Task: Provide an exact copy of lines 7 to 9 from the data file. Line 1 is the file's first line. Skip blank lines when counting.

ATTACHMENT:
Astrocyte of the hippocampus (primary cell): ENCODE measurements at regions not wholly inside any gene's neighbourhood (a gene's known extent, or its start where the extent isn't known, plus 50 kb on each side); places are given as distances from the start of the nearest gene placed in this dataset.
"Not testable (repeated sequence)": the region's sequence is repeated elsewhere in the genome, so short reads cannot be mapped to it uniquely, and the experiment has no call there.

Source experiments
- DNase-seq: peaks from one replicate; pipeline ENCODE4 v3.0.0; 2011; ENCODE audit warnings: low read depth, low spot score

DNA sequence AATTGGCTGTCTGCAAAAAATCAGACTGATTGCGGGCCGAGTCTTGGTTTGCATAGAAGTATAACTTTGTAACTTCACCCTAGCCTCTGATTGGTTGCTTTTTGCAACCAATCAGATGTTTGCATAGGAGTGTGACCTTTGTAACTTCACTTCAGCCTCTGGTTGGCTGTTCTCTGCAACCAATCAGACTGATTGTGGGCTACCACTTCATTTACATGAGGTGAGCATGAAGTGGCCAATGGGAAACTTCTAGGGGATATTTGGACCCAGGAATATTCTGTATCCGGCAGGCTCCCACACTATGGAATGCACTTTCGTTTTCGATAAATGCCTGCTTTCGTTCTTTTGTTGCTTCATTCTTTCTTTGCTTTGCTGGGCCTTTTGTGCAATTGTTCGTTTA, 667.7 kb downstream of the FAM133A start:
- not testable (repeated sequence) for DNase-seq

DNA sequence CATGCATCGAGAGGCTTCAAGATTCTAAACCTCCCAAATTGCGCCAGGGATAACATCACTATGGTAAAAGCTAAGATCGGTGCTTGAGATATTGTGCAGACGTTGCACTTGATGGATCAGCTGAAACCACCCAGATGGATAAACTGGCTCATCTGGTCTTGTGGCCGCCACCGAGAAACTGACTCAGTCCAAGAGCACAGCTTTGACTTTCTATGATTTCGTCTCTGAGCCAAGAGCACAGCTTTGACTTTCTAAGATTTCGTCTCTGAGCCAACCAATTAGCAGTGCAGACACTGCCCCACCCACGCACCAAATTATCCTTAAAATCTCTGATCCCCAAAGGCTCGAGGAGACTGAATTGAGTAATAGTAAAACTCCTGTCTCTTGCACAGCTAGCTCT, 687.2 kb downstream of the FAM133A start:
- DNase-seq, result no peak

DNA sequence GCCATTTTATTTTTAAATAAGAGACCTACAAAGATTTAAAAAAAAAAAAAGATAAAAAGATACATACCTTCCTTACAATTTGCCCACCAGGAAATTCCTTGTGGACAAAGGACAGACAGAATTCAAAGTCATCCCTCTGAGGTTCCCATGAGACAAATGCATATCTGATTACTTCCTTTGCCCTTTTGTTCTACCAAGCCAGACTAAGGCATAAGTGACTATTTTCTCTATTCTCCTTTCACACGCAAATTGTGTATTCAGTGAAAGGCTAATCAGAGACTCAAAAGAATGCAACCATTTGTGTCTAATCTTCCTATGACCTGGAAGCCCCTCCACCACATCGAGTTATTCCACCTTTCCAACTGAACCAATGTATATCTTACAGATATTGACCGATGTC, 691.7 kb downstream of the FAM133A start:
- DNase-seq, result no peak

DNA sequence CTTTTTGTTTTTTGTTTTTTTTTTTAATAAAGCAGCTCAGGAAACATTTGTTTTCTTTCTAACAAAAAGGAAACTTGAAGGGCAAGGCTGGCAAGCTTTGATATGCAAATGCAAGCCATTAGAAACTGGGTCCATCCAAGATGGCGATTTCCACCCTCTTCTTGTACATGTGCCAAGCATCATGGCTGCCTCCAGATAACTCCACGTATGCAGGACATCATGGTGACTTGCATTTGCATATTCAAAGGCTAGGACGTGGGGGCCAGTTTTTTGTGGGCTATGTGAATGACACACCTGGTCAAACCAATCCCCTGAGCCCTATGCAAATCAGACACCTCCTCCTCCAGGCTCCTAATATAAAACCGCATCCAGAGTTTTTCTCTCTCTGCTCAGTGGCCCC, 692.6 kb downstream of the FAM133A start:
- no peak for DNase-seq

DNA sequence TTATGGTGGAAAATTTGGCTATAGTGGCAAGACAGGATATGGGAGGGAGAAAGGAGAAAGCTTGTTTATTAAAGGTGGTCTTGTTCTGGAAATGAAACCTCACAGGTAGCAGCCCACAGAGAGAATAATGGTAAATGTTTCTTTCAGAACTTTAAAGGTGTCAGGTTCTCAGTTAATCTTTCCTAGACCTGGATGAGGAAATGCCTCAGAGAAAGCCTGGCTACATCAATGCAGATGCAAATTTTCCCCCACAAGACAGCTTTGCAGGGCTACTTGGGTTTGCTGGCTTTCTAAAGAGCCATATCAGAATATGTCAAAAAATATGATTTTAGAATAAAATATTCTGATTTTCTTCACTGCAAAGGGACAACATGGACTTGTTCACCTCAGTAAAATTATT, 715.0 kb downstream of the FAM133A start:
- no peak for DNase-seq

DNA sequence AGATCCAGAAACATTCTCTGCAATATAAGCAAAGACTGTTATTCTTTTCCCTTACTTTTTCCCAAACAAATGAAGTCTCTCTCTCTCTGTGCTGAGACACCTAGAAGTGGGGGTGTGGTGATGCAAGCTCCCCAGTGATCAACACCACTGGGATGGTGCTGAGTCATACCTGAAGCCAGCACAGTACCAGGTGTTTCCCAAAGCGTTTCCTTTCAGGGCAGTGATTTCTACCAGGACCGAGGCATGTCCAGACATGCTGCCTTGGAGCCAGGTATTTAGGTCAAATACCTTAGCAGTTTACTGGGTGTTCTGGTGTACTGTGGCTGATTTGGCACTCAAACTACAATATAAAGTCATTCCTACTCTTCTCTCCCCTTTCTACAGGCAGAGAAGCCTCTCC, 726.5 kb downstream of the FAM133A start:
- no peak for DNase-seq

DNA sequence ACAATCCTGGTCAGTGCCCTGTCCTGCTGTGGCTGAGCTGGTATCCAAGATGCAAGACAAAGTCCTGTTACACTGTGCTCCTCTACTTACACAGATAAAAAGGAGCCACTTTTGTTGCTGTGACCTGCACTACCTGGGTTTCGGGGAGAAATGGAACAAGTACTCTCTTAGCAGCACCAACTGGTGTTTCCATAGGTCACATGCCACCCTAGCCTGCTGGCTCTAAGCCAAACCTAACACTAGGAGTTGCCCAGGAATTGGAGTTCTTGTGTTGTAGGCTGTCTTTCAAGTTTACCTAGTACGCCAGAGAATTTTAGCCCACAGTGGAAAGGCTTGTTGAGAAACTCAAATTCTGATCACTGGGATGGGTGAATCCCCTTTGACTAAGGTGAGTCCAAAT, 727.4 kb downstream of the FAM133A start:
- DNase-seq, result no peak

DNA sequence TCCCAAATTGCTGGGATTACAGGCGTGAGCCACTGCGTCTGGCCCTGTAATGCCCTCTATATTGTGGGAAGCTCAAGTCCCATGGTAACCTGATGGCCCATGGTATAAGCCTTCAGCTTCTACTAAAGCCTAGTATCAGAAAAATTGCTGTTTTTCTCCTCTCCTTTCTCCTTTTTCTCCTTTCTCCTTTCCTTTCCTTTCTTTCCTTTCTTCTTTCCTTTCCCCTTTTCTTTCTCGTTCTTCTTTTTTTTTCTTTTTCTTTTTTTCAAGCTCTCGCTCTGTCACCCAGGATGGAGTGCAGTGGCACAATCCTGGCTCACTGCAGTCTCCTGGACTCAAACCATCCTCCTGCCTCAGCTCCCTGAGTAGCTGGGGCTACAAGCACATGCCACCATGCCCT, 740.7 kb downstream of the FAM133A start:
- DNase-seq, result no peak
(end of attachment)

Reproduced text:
DNA sequence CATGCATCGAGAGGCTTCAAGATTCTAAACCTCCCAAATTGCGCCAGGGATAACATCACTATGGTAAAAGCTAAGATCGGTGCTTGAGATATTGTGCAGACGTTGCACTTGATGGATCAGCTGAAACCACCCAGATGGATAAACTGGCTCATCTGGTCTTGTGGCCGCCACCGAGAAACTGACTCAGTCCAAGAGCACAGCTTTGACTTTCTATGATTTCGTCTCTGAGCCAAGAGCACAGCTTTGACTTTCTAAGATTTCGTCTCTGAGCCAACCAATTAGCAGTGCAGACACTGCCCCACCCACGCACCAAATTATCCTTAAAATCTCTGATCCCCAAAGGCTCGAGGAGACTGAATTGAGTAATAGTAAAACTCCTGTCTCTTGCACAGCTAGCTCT, 687.2 kb downstream of the FAM133A start:
- DNase-seq, result no peak

DNA sequence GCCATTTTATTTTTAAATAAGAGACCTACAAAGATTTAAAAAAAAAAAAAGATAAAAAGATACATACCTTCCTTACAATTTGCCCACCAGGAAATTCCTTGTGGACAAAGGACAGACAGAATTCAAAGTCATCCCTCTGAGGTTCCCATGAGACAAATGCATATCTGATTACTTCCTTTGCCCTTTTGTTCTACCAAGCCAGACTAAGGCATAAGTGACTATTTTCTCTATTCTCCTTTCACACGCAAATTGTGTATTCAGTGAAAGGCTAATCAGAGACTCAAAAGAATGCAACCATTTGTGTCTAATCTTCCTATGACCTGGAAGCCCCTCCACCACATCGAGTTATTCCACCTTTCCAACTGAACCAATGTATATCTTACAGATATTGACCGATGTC, 691.7 kb downstream of the FAM133A start: